I was surprised how good it tasted at this stage and the following step is purely optional, but I had already prepared the vegetables.

Finely dice 1 stick of celery and 1 carrot, saute in a medium hot pan with some olive oil. Once just softening, add to soup.

I’m definitely adding this to my winter soup list!

A trip to Ronda and a simple Gazpacho

Ronda is a stunning village. Perched high in the Andalucian mountains, Southern Spain, it has a proud bullfighting history. The story is that it is here, legendary bullfighter, Pedro Romero, founded the style of bullfighting where the matadore stands on the ground to face the bull, and not on horseback, as it had been.

I travelled there from Gibraltar on the train line that was built by British garrison officers stationed there in the 1890s who wanted to escape the busy port of Gibraltar. The train wasn’t fast by any means, and from memory it took over 2 hrs to get to Ronda, but the scenery it passes is so stunning it’s worth it. 

A deep gorge divides the old city from the new. You could stand on the Puente Nuevo bridge, which joins the two, for hours taking in the breathtaking view and trying to imaging life in times gone by. Due to the cliffs and gorges the city was one of the last Moorish cities to fall during the Reconquest of Spain by the Catholics.

During one of Jamie Oliver’s trips around Europe he visited Ronda too. He chose to make their gazpacho, pimping it up by grilling the onion for more flavour and adding almonds and orange. I’m sure it tasted great but I’m not sure the Andalucians would approve.

There are many different recipes for Gazpacho and it’s another one of those dishes everyone thinks their version is the correct one. Mine is a simple gazpacho, made from simple ingredients.

Always only made and eaten in the heat of summer when tomatoes are in season and full of flavour. This soup is served cool as a refreshing start to any meal.


A Simple Gazpacho

1 kg ripe red tomatoes, the best flavour you can find, quartered

1 medium cucumber, roughly chopped

1 small red spanish onion, roughly chopped

1 red capsicum, seeded and quartered

100g stale bread

1 garlic, peeled and roughly chopped

4 tablespoons olive oil

3 tablespoons red wine vinegar

salt and pepper to taste



Soak bread in water (about 250-300mls) enough to just cover the bread. Leave to soak for 5-10 minutes until bread has soaked up water.

Place onion, capsicum and garlic in large food processor and pulse until fine. (need 1.5-2L capacity processor)

Then add cucumber and tomatoes and process until smooth. Add soaked bread including residual water, olive oil, red wine vinegar, salt and pepper. Blend until smooth.

This is a rustic gazpacho and if you prefer it smoother you can rub it through a fine sieve.

Serve cool in a glass with finely chopped red capsicum and cucumber on the side. Depending on your tomatoes this makes 1.5-2L of gazpacho. Easily enough for 10-12 people as an amuse bouche or starter.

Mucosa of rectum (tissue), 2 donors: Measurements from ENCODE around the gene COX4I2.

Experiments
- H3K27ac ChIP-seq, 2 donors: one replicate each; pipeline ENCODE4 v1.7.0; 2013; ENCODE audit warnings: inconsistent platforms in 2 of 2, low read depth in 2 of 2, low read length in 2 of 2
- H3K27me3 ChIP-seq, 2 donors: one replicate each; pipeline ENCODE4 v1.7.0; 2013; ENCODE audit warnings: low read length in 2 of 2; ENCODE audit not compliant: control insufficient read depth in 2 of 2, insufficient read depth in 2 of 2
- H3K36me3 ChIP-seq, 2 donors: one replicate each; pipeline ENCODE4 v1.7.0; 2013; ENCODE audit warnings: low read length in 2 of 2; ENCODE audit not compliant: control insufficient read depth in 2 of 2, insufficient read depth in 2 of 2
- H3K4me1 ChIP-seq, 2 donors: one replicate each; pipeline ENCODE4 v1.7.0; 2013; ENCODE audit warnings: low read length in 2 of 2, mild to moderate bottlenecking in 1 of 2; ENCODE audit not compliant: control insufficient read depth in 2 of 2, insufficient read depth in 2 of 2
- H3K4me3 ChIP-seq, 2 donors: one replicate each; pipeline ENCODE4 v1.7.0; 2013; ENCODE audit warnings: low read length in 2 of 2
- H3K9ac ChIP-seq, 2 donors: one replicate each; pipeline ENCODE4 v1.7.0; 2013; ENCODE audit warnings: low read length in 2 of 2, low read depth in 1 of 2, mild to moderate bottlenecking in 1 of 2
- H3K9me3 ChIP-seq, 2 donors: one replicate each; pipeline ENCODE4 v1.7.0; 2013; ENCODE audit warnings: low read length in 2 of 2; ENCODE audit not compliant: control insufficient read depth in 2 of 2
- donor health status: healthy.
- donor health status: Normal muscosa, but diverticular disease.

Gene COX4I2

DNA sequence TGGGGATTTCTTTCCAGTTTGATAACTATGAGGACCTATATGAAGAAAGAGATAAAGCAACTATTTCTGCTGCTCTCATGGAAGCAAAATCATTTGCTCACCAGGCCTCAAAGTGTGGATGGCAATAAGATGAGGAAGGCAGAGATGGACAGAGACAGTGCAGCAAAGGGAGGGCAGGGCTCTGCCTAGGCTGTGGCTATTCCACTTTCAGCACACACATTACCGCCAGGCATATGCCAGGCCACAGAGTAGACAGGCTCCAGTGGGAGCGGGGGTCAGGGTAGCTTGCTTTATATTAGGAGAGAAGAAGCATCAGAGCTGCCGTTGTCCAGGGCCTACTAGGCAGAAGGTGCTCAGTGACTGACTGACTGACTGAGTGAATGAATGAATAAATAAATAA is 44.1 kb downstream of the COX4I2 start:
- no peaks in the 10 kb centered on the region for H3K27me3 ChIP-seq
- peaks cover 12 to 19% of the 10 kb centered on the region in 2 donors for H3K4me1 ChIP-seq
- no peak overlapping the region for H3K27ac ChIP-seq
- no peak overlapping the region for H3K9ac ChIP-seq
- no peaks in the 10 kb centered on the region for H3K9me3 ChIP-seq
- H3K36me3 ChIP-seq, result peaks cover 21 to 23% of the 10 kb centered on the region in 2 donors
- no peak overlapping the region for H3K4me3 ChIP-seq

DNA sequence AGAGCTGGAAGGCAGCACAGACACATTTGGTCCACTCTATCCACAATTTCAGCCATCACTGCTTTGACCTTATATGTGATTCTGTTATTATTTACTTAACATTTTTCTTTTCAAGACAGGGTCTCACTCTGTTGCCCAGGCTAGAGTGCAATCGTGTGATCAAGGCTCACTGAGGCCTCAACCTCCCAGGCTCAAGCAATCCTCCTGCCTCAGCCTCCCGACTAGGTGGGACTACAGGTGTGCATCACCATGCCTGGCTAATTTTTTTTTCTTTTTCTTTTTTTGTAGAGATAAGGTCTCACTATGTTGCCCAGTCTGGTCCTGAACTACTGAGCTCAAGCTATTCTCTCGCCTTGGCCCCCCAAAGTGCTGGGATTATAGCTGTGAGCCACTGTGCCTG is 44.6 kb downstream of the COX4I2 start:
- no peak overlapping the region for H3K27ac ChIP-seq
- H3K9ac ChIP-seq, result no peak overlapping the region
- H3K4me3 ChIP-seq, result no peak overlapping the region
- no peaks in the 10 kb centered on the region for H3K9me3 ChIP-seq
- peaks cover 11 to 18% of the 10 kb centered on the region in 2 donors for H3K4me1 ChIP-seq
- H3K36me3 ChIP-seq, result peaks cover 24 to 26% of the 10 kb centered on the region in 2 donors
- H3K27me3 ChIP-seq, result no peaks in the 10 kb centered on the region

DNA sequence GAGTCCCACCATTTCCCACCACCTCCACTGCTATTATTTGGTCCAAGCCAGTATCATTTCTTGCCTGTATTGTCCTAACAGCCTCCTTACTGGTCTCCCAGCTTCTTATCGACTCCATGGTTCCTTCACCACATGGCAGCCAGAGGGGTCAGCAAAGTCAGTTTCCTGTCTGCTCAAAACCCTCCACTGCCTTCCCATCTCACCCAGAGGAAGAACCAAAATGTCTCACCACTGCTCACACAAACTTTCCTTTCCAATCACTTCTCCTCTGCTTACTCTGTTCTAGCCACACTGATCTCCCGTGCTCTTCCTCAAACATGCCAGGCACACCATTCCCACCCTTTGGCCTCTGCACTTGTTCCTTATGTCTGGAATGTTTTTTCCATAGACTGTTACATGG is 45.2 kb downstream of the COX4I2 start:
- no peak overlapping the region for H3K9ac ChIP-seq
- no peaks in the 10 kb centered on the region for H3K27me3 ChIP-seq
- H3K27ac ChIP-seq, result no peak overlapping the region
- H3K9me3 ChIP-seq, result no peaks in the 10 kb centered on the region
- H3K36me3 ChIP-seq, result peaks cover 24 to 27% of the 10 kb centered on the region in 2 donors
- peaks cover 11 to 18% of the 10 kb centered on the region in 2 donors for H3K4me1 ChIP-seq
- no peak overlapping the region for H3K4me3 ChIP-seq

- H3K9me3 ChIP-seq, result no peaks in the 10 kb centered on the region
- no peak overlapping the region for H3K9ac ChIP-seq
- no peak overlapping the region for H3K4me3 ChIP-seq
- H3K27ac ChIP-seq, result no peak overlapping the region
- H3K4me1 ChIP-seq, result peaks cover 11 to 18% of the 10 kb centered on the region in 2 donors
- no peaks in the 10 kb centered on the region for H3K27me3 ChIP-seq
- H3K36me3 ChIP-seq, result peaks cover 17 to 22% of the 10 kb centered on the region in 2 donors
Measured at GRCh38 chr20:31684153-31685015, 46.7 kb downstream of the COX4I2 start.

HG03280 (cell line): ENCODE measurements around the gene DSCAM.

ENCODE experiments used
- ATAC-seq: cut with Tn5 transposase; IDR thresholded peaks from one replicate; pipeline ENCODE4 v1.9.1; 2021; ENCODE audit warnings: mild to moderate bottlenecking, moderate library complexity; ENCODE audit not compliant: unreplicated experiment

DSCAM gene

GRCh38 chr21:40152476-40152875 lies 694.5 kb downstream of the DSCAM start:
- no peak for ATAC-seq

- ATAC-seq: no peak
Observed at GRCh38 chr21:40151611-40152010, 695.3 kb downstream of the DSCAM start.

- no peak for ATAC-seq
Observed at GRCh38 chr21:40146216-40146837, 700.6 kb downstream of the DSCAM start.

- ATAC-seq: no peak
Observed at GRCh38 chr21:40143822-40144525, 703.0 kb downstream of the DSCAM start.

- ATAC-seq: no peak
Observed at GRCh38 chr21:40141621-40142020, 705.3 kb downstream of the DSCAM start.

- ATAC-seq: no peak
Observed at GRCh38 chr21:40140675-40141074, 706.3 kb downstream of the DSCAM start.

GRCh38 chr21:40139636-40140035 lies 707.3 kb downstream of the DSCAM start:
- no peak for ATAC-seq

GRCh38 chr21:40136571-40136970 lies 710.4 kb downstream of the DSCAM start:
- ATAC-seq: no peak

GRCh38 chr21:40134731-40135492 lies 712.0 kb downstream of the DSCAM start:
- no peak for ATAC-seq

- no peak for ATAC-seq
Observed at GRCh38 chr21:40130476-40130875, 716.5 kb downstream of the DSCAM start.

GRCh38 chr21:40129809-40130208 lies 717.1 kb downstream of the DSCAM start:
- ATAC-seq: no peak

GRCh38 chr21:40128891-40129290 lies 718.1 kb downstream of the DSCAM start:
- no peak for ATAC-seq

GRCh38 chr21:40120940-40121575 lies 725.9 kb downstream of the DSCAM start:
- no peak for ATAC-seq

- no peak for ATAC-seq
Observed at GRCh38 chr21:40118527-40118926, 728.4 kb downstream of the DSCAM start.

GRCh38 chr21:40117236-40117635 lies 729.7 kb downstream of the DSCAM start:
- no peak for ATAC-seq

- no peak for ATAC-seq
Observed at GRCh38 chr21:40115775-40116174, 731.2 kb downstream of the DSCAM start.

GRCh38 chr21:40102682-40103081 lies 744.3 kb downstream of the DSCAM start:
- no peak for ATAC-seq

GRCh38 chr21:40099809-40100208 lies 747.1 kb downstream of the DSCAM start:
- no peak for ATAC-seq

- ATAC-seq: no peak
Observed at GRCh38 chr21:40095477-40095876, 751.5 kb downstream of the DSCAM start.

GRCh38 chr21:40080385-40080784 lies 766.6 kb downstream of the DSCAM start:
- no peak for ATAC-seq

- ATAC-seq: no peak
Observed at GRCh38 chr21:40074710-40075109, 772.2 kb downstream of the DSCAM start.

Sweetcorn Soup with Red Peppers and Chipotle

Yes, it is summer, but it’s England and it’s raining. A little chill in the night air and you start to feel like something warm and comforting. When I saw this soup in Favourite Recipes from Books 1,2&3, Books for Cooks, I knew it would do the trick.

For the Soup:

30g butter

1 onion, chopped

2 garlic, cloves, chopped

1 carrot, chopped

1 leek, white part only, chopped

1 litre of hot water or stock

6 cobs of corn, kernels stripped with a sharp knife

1 tbsp lemon juice

4 tbsp double cream

salt and black pepper

For the puree:

2 red peppers, quartered and seeded

1 small garlic clove, crushed

chipolte in adobo

tabasco (optional)

To make the puree:

Put the peppers under a hot grill until charred and blistered all over. place the in a bowl and cover with cling film, leave for 10mins. Put the garlic in the food processor and whiz to chop, then peel the skins off the peppers and add to processor, whiz to a fine puree. Add the chipolte in adobo to taste (I like 2 parts red pepper puree : 1 part chipolte). You can whiz this with some of the soup stock in the processor if you like a smoother paste. Add a few drops of tabasco ( I forgot but it was certainly not lacking in flavour)

For the Soup:

Melt the butter in a large saucepan over gentle heat, add the onion, carrot, leek, garlic and cook with the lid on until softened, about 15 mins. Add the stock or water and raise to medium heat until vegetables are completely done and carrots are soft, about 10 mins.

Add the corn kernels, raise the heat and once it is at a rolling boil turn the heat off immediately. Leave covered for a few minutes before blending the soup  (a hand blender is sufficent but a soup blender/processor if you prefer). Blend for at least 3 minutes.

Add salt and pepper to taste, lemon juice (about juice of half a lemon), and cream. Serve hot with red pepper and chipolte puree on top.

Serves 4.

Adapted from Favourite Recipes from Books 1,2&3, Books for Cooks